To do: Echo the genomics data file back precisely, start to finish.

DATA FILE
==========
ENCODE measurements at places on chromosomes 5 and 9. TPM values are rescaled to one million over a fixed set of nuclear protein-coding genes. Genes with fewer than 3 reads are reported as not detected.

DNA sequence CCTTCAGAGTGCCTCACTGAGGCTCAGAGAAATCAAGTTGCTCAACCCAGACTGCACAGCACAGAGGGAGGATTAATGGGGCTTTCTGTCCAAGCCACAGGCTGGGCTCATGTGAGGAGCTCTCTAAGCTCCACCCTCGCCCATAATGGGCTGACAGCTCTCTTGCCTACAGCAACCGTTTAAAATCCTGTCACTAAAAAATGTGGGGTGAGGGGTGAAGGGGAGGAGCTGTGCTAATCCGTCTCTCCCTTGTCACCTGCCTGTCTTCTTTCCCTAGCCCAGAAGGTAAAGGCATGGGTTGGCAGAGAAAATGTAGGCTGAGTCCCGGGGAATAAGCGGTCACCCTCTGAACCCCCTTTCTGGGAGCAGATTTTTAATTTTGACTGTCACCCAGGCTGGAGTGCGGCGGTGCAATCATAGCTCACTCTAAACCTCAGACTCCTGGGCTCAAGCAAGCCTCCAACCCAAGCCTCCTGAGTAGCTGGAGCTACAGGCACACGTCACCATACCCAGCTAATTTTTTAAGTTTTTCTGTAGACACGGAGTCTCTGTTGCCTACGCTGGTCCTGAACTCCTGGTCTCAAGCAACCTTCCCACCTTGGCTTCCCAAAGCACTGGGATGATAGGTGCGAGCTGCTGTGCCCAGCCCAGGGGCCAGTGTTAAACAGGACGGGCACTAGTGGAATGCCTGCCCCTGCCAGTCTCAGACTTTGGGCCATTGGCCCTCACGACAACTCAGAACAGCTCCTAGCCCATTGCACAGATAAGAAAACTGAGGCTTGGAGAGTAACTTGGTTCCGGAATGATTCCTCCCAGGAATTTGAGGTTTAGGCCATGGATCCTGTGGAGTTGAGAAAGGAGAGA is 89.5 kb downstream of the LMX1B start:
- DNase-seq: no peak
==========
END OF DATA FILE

ENCODE measurements at places on chromosomes 5 and 9. TPM values are rescaled to one million over a fixed set of nuclear protein-coding genes. Genes with fewer than 3 reads are reported as not detected.

DNA sequence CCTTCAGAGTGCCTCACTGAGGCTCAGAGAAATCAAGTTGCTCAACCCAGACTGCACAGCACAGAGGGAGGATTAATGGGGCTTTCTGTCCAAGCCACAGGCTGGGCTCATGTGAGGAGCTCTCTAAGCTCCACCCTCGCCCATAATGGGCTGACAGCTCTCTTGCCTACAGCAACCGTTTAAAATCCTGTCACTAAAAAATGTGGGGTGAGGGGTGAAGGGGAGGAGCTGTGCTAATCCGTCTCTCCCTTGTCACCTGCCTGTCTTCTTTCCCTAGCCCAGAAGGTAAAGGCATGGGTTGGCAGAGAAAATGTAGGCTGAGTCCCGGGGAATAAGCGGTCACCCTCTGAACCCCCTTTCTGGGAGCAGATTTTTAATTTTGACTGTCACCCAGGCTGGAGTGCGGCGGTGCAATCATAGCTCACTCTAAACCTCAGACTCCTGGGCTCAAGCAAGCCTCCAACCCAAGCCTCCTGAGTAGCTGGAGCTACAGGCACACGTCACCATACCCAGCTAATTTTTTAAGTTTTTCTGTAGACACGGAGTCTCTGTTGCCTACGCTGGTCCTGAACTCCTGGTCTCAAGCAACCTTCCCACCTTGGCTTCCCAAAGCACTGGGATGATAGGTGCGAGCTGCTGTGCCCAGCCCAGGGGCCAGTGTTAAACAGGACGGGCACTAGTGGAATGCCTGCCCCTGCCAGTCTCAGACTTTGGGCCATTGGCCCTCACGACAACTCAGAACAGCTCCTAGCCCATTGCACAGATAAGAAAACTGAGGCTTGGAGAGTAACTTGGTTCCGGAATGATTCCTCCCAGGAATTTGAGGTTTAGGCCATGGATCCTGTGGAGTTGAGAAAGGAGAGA is 89.5 kb downstream of the LMX1B start:
- DNase-seq: no peak